The English word 'holy' is limited to some extent (depending which 'version' you use) and does not always fully express the sense of the original Hebrew qodesh or qadosh which means 'set apart'. Thus the English phrase 'Holy Spirit' is better rendered as 'Set-Apart Spirit' or 'Set-Apart Ruach' or, as I prefer, Ruach haQodesh. To be set-apart means to be totally dedicated, totally committed, totally surrendered. Yahweh therefore receives a person into salvation through His Son, however His Name is pronounced, as soon as the converted (convinced and convicted) soul takes the next step of being 100% committed, 100% dedicated and 100% surrendered, which in turn leads to an experiential forgiveness and cleansing from sin.

    That is salvation. After the New Birth and deliverance from sin, then obedience to Torah becomes important, then obeying the commandments becomes meaningful, but not before. We come by surrendering and then we go out by obeying. Nevertheless, people come in at the gate and through the door without the Torah and obedience - these come on the other side of the gate.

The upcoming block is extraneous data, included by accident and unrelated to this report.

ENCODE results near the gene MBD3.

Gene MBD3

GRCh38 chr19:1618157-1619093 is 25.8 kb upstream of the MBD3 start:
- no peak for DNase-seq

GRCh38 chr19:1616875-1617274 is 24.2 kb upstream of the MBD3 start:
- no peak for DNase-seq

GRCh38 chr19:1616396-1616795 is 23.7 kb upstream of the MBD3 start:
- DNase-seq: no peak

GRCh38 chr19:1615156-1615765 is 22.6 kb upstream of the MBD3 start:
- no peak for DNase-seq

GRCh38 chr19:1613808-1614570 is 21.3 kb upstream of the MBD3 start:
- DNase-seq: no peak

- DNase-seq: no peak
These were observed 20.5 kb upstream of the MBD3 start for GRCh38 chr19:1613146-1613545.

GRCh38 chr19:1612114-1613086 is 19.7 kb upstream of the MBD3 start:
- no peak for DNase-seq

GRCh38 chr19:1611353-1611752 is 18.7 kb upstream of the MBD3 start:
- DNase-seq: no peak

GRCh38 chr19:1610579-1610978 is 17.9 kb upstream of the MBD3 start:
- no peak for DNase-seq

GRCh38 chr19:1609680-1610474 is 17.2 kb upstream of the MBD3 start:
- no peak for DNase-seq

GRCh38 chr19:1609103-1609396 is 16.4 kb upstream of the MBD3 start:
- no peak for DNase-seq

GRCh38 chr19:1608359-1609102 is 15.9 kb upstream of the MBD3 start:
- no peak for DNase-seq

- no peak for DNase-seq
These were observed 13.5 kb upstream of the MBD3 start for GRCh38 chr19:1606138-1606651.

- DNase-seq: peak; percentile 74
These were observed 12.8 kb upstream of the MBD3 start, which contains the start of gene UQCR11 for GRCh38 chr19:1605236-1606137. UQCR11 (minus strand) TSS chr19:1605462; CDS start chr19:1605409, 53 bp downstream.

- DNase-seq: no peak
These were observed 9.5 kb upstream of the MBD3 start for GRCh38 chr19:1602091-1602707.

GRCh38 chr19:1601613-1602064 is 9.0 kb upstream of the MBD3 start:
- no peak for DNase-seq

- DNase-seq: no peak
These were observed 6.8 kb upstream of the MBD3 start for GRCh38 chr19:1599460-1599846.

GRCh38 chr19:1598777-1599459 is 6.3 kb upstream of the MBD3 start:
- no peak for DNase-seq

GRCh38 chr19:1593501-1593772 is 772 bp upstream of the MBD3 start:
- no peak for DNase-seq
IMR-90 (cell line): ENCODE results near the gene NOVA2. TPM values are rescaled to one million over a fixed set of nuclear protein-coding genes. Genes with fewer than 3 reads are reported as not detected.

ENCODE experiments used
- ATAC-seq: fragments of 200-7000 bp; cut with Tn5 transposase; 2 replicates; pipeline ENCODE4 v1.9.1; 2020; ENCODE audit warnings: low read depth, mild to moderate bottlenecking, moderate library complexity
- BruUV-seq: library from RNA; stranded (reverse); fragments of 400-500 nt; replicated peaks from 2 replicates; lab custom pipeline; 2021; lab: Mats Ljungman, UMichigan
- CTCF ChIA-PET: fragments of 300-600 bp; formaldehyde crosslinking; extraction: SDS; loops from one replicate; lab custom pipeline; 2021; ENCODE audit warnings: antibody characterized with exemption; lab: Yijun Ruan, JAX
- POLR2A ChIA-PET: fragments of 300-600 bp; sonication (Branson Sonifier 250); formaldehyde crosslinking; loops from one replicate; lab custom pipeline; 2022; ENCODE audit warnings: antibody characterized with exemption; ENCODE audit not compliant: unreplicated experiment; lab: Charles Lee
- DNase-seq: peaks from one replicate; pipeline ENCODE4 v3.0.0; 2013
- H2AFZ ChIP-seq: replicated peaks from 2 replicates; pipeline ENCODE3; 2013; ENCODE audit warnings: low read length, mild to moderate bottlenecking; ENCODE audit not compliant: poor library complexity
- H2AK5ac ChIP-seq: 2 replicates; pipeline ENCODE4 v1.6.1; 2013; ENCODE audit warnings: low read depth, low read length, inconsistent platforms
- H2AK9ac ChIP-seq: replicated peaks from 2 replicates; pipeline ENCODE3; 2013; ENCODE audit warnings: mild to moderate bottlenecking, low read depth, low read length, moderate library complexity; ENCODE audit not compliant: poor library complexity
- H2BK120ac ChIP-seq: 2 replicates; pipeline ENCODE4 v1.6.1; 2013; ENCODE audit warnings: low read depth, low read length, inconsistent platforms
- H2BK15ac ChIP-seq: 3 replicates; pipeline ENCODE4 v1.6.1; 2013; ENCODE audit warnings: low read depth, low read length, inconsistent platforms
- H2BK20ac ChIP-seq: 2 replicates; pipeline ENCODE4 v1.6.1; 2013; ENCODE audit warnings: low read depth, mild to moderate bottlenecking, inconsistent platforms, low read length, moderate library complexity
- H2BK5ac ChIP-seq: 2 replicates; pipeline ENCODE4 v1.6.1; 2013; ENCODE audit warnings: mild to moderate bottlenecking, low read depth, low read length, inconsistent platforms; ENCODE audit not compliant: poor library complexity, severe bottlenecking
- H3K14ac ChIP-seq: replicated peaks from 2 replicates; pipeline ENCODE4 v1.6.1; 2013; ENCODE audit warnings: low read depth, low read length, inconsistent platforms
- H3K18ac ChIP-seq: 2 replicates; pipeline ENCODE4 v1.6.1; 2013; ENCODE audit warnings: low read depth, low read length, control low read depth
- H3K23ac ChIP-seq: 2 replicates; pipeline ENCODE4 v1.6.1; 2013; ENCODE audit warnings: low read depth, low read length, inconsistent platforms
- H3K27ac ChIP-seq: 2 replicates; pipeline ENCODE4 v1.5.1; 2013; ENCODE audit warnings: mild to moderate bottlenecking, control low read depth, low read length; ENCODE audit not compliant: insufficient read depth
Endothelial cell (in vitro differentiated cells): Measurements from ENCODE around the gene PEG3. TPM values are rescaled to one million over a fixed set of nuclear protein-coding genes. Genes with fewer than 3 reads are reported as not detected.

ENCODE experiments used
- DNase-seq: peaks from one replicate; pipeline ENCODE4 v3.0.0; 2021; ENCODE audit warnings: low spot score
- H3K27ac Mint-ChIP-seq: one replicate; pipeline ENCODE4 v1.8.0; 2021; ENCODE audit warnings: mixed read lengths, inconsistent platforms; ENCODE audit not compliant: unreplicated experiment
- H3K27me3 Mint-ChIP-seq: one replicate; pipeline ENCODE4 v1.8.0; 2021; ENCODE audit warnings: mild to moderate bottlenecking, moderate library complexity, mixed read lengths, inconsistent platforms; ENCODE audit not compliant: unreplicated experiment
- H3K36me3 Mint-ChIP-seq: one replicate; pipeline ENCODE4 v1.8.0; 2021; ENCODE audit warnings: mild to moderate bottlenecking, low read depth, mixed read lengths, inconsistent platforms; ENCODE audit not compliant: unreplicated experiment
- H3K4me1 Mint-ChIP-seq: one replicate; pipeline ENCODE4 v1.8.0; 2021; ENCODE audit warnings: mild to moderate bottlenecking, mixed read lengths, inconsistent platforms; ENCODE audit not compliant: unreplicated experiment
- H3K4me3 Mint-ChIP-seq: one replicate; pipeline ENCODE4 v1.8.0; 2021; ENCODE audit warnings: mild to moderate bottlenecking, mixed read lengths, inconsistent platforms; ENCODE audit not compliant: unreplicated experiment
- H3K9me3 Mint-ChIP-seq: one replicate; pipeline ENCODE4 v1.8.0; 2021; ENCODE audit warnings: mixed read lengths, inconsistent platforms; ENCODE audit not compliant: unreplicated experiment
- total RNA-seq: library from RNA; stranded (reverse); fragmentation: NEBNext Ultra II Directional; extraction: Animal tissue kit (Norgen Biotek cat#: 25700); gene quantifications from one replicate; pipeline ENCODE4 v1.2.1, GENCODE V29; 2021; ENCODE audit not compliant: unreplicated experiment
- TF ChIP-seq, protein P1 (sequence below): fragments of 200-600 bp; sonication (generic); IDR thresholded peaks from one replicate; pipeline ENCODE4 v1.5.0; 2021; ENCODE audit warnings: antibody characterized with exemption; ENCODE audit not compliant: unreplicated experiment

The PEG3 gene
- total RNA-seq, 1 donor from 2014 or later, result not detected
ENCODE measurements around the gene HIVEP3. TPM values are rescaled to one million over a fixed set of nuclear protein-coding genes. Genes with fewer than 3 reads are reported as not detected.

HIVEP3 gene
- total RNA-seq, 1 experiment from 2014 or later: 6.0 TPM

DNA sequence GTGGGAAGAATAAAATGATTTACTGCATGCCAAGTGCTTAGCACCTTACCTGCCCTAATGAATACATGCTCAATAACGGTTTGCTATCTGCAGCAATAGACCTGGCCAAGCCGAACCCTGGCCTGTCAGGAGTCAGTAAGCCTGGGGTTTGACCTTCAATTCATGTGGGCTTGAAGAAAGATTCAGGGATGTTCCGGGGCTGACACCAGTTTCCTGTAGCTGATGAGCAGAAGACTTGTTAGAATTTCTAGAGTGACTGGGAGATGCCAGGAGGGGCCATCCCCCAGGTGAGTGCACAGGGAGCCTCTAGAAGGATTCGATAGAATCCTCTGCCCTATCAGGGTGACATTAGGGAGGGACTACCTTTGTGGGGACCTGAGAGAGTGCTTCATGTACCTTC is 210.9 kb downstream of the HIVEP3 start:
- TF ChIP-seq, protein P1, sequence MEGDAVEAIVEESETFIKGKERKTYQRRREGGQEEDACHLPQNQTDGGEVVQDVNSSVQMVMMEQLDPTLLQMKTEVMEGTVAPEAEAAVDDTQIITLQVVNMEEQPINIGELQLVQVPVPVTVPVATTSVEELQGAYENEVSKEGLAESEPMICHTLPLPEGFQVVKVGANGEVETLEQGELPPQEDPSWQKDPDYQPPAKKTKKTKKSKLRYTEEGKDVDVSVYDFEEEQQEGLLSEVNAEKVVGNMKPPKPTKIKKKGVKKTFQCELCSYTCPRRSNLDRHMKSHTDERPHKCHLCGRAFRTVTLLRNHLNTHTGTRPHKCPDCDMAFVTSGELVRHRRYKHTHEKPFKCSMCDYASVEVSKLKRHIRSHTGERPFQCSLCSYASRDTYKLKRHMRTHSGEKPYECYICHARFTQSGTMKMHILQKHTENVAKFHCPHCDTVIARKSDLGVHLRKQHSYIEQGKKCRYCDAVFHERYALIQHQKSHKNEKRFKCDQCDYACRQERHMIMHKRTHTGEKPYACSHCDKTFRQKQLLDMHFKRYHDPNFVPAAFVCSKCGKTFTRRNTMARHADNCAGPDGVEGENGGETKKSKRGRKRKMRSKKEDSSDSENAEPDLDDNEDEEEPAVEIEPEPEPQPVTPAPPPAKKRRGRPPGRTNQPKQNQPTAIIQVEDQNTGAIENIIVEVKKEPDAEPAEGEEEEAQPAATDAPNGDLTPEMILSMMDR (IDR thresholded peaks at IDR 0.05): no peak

A lot of Messianics trip up on this because they have been trained up in the self-salvation of Judaism or other false religions. And thus a lot of professing believers remain unsaved and teach those who are already saved to abandon their salvation for legalism!

    I came to the emet (truth) and was born again through the Roman Jesus, started my spiritual life and growth with the Roman Jesus, and continued in my sanctification with the Hebrew Yah'shua. At no time was I ever unsaved during that period. I know what happened to me. I know that I was regenerated into a new creature in Christ...whom I later called Messiah. I made theological and lifestyle adjustments along the way, all the while clinging onto and trusting the same Son as other born-again Evangelicals and other born-again Messianics. I have always know in Whom I was trusting even when my Torah-theology and pronunciation of Divine Names was up-the-creek in so many different ways.